ASL HTTP Front End

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ASL HTTP Front End is a part of the system's "Integration and Interoperability Framework". It offers HTTP APIs to expose a subset of system's JAVA API facilities, in order to support a higher level calls. It's a set of servlets that intercept HTTP calls and operate on top of the JAVA libraries. The objective of this framework layer is to provide access points that cover the functionality of ASL services, such as the session handling, the searching of information and the authentication. Such clients are components external or internal to the system that have come into an agreement with the HTTP services implementers about the data/format they are expecting and the response they will be giving out, or will be implementing standard HTTP specifications offered by the HTTP front end of the system. Current ASL HTTP Front End is the result of the reformation of a previous version of Application Service's Layer HTTP API that was mandated by the need for formalization and extensibility of the framework.

Reference Architecture

The architecture of this layer is driven by the needs for provision of access to resources that fall under specific functional categories. More specifically, it consists of a set of servlets for which each access point covers a series of services. In the existing implementation, those components cover mostly the fundamental functionality needed by the end-users. Extensions in the existing framework can either provide access to resources of other functional categories or offer a standard HTTP based API adhering to a widely used specification, to support interoperability needs. All the components within the existing framework use common functionalities implemented for caller authentication.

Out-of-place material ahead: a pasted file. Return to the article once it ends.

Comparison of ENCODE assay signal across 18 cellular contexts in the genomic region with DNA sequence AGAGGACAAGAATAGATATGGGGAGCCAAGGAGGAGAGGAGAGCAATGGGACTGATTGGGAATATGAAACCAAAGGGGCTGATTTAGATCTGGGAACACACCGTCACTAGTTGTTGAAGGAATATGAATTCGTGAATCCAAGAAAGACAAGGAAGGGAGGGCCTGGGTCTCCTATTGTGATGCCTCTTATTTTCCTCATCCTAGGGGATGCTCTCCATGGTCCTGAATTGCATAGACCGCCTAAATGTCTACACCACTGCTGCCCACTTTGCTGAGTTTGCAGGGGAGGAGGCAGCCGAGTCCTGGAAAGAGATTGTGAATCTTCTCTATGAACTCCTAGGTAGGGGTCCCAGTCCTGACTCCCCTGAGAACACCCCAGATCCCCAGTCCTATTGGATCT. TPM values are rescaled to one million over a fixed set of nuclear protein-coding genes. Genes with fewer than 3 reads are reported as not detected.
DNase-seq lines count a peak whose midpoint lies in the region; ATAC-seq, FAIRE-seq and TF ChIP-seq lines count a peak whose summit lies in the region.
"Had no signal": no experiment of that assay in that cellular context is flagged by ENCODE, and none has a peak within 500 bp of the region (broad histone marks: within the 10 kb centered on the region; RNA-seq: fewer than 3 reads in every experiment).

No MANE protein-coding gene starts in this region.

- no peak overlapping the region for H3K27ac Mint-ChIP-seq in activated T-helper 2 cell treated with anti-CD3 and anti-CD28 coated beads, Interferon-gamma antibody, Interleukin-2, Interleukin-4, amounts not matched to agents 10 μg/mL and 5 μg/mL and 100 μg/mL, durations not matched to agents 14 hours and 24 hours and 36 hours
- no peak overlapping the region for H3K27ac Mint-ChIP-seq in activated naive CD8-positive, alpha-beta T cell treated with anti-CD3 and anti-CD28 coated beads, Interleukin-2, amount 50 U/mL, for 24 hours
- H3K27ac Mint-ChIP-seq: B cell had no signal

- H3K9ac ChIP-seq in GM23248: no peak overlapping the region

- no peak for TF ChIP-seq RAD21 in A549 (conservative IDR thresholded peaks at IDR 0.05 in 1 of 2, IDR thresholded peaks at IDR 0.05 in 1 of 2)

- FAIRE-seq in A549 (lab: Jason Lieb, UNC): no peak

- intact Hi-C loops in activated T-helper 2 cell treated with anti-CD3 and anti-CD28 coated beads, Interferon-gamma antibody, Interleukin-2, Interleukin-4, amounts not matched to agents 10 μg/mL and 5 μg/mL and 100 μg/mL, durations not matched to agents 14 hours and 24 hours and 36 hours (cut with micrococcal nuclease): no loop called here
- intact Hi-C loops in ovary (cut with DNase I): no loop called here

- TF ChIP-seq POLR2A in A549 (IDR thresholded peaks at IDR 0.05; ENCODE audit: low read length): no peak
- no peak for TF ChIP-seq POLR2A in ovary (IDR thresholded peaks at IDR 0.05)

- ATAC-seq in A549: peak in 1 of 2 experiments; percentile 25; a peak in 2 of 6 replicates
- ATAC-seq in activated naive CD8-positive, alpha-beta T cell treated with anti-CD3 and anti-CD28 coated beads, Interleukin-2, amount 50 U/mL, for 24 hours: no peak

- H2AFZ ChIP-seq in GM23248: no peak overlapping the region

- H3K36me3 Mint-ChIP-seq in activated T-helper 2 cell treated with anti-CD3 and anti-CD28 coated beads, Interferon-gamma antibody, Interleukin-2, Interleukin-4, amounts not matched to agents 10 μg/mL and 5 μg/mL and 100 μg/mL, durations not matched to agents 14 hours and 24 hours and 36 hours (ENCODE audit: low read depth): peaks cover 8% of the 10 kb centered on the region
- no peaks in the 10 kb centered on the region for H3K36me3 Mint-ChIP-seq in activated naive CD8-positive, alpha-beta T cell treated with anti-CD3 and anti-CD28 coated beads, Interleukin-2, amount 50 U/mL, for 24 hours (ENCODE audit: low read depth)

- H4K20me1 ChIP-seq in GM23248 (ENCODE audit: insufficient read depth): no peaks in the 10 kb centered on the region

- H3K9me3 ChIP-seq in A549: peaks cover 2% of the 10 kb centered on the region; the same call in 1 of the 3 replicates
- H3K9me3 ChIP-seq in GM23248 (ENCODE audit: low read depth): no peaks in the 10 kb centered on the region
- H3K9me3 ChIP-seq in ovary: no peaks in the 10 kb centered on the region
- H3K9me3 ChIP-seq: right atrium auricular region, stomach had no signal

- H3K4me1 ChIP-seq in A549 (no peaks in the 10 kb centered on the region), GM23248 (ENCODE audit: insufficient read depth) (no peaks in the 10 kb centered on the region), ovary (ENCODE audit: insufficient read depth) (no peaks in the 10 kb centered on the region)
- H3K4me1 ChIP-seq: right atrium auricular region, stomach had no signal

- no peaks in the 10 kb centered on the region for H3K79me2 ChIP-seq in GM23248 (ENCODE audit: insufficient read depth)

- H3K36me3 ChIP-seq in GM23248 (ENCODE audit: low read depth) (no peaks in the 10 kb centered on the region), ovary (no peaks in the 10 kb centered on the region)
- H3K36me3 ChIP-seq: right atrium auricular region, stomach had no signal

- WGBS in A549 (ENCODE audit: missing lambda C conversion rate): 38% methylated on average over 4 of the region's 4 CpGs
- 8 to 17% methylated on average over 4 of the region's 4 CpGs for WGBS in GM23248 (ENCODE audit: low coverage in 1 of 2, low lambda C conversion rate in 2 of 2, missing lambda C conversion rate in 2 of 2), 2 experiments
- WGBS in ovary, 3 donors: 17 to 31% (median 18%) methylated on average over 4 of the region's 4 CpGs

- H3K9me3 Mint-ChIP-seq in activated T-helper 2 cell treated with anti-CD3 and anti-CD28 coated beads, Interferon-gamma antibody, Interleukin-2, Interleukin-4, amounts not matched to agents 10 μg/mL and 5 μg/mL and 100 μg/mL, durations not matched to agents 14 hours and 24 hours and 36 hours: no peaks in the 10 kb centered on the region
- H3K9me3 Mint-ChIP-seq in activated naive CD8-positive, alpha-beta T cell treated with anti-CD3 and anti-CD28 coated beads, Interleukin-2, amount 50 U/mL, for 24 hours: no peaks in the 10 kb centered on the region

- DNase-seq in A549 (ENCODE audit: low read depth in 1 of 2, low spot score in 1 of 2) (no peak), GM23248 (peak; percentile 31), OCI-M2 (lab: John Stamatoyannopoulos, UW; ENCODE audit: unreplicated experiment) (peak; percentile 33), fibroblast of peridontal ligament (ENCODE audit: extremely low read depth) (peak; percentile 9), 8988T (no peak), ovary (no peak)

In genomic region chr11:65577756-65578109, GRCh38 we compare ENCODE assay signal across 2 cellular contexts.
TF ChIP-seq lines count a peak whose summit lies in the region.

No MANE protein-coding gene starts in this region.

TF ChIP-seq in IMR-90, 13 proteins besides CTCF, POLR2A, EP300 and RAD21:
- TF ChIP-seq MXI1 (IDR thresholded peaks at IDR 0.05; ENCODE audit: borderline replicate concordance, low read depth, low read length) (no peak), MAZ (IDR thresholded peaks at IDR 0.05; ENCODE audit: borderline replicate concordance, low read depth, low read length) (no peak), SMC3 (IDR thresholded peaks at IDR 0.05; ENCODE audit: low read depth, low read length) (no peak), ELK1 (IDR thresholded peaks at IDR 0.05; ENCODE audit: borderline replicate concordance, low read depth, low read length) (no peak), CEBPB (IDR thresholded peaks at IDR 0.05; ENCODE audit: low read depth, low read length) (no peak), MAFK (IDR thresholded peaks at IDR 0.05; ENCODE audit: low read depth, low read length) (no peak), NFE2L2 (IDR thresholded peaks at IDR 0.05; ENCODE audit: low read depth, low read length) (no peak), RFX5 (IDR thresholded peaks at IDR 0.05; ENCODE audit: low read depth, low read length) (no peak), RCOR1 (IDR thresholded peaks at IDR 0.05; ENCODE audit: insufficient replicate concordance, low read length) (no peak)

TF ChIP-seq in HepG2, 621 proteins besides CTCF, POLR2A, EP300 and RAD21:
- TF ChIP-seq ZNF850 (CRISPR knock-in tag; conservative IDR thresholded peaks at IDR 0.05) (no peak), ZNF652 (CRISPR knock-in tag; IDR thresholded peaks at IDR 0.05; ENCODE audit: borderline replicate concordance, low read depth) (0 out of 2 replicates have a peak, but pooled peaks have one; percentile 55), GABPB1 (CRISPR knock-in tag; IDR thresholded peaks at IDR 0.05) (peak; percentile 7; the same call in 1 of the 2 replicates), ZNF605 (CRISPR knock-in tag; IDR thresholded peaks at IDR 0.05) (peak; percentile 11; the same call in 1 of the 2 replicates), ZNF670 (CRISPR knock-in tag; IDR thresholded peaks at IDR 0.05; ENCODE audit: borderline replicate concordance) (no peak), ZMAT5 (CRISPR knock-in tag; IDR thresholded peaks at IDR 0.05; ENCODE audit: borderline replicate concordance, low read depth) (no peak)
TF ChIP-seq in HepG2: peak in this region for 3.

External Architecture

HTTP Front End aims at providing access to higher level functionality, frequently compliant to web standards. Most probably each access point covers a series of services and requires interaction with lower level components in the system architecture to achieve resources aggregation. The system layer that offers this kind of access to multiple services as well as a session mechanism that can be exploited within different applications’ interactions is the ASL (Application Services Layer). Therefore, the HTTP layer is logically placed above it and offers a subset of its functionality. In the image below, the framework of ‘layers’ of gCube system is depicted, clarifying the place of this set of interfaces in the system architecture.

WP11 FrameworkLayers.jpg

Internal Architecture

HTTP Front End is composed by web applications based on Java Servlet technology. By revisiting the architecture of the existing implementation of ASL HTTP Front End, the need for extensibility drives the decision for division of the only application into a set of smaller applications that can proliferate within the framework. An HTTP application in the new version of this layer can logically group related functionalities. The grouped functionalities address demanding tasks that need access to multiple services and a sequence of logical steps to complete. In the context of this decision, the architecture of the existing implementation consists of the following new system components:


Aggregates mandated functionality to perform a gCube search

    • listing of searchable collections
    • retrieval of information about searchable collections